The Real Reason We Should Read with Our Kids

It has nothing to do with those reading logs in their homework folders

Every single momma knows that we should read with our people regularly–teachers tell you beginning in preschool, posters and programs and the public library proclaim it, and for those who actually watch live television, there are even public service announcements about reading to your children.

Reading equips our children to be better communicators and thinkers–I agree, wholeheartedly, with every read to your kiddo campaign–I am an english major after all. But, I’d like to add a reason to your list that the library and your child’s second grade teacher won’t tell you.

You should read with your children because stories are powerful. For generations, Christ followers have struggled with what to do with literature–they have banned it, burned it, and called it a waste of time. Though, these concerns are not often associated with children’s books, I want to assert that as mommas who are raising arrows for the kingdom, it is essential that we create habits of regularly taking in excellent stories at a young age.  My argument, even though I’m an english teacher, has little to do with our children being advanced readers or better writers at school, but rather because I believe that we “…were created in the image of one who expressed his inmost nature from the beginning as the Word” (Donald T. Williams).

Of all the ways our Father could have chosen to reveal Himself to us, He chose words–He chose story.  The Bible is many smaller stories all telling the greater story of God’s love for us and what He would do to preserve the chance at a relationship with us, His beloved.

So, yes, we should fill out our students’ reading logs for school, and participate in summer reading club at the library, but not just so we raise smart kids.  Let us do this so we raise great storytellers. I would agree with Donald T. Williams when he writes, “…for people are most like God the Maker when they create a world and people it with significant characters out of their imagination.”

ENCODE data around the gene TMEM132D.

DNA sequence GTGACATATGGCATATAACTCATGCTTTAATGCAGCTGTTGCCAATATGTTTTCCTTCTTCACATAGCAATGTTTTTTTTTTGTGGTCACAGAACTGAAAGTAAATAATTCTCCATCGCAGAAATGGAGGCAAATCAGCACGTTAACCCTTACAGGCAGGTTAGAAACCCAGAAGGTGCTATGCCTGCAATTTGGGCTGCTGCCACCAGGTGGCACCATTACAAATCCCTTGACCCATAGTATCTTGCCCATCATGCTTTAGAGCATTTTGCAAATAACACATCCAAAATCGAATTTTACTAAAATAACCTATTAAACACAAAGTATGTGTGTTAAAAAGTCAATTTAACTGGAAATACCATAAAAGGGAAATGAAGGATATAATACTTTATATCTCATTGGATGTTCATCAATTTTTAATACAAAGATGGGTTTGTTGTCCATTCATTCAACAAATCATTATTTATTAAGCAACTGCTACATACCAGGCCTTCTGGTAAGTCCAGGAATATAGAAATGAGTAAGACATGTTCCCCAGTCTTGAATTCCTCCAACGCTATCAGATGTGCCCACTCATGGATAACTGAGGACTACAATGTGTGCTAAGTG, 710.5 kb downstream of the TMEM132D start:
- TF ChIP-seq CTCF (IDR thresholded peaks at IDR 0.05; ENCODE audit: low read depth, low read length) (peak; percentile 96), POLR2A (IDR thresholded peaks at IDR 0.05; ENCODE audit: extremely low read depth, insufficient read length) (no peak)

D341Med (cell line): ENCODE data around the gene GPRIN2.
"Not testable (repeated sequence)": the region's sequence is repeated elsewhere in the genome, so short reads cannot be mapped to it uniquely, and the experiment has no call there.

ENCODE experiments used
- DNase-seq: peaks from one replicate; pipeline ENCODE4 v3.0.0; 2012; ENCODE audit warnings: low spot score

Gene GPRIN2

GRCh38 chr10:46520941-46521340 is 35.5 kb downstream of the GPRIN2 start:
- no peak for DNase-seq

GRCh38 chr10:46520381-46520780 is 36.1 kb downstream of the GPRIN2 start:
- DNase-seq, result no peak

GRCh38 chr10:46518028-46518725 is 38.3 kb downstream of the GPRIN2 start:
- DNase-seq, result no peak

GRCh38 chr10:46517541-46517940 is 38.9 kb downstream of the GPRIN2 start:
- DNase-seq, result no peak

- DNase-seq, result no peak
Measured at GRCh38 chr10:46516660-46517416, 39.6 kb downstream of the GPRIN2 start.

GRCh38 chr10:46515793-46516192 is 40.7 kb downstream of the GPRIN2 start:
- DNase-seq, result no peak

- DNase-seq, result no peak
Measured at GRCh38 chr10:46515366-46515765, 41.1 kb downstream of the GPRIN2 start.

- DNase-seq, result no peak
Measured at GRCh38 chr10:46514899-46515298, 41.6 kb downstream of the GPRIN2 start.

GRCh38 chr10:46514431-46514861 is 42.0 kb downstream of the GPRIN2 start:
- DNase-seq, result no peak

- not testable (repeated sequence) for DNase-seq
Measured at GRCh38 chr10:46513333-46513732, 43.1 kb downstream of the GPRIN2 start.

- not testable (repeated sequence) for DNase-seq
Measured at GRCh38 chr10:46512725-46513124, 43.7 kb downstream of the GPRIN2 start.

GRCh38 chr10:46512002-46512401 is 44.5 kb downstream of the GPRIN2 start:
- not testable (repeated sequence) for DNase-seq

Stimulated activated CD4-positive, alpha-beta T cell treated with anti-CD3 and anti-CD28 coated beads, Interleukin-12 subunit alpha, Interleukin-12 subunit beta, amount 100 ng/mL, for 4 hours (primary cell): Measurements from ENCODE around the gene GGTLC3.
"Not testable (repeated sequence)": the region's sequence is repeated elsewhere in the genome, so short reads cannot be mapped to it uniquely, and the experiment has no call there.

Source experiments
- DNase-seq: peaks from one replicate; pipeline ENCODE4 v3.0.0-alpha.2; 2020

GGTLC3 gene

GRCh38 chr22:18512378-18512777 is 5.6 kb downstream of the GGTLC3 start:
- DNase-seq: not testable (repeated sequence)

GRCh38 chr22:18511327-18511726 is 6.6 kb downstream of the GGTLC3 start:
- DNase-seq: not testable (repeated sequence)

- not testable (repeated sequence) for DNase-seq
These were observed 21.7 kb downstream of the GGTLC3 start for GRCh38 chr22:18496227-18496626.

Imagine what might happen if instead of just proficient students, we were to raise up a generation of storytellers.  What might happen to the music industry? What kinds of truth-filled movies might be produced that are not shallow or filled with mediocre acting, but rather stories so captivating the world can’t ignore them? What blogs might pop up? What kinds of novels and poetry? You may be raising a pastor who will help capture people’s hearts for Jesus by the use of story–Jesus sure loved to use stories.

So, read stories, tell stories, let the Bible be a BIG, glorious story in your home — let us raise up a generation who knows how to tell a good story and captivate those who don’t know our Creator.

Screaming or submitting

Sitting next to my sister-in-law’s hospital bed, in the leukemia wing of MD Anderson Cancer Center in Houston, my grief for her suffering became suffocating. I wanted to walk out into the hallways, command the attention of every doctor and nurse and yell, “Do something! Fix this! It’s been too long!”

I wanted to bust her and my tenacious brother-in-law out of that hospital and bring them home to have dinner and play card games. My heart screams–it’s been too long, too much.

“For God alone my soul waits in silence and quietly submits to Him, For my hope is from Him. He only is my rock and my salvation; My fortress and my defense, I will not be shaken or discouraged.” Psalm 62:5-6‬ ‭AMP‬‬ [emphasis mine]

David’s psalm pleads with my screaming soul to wait.

To quietly submit.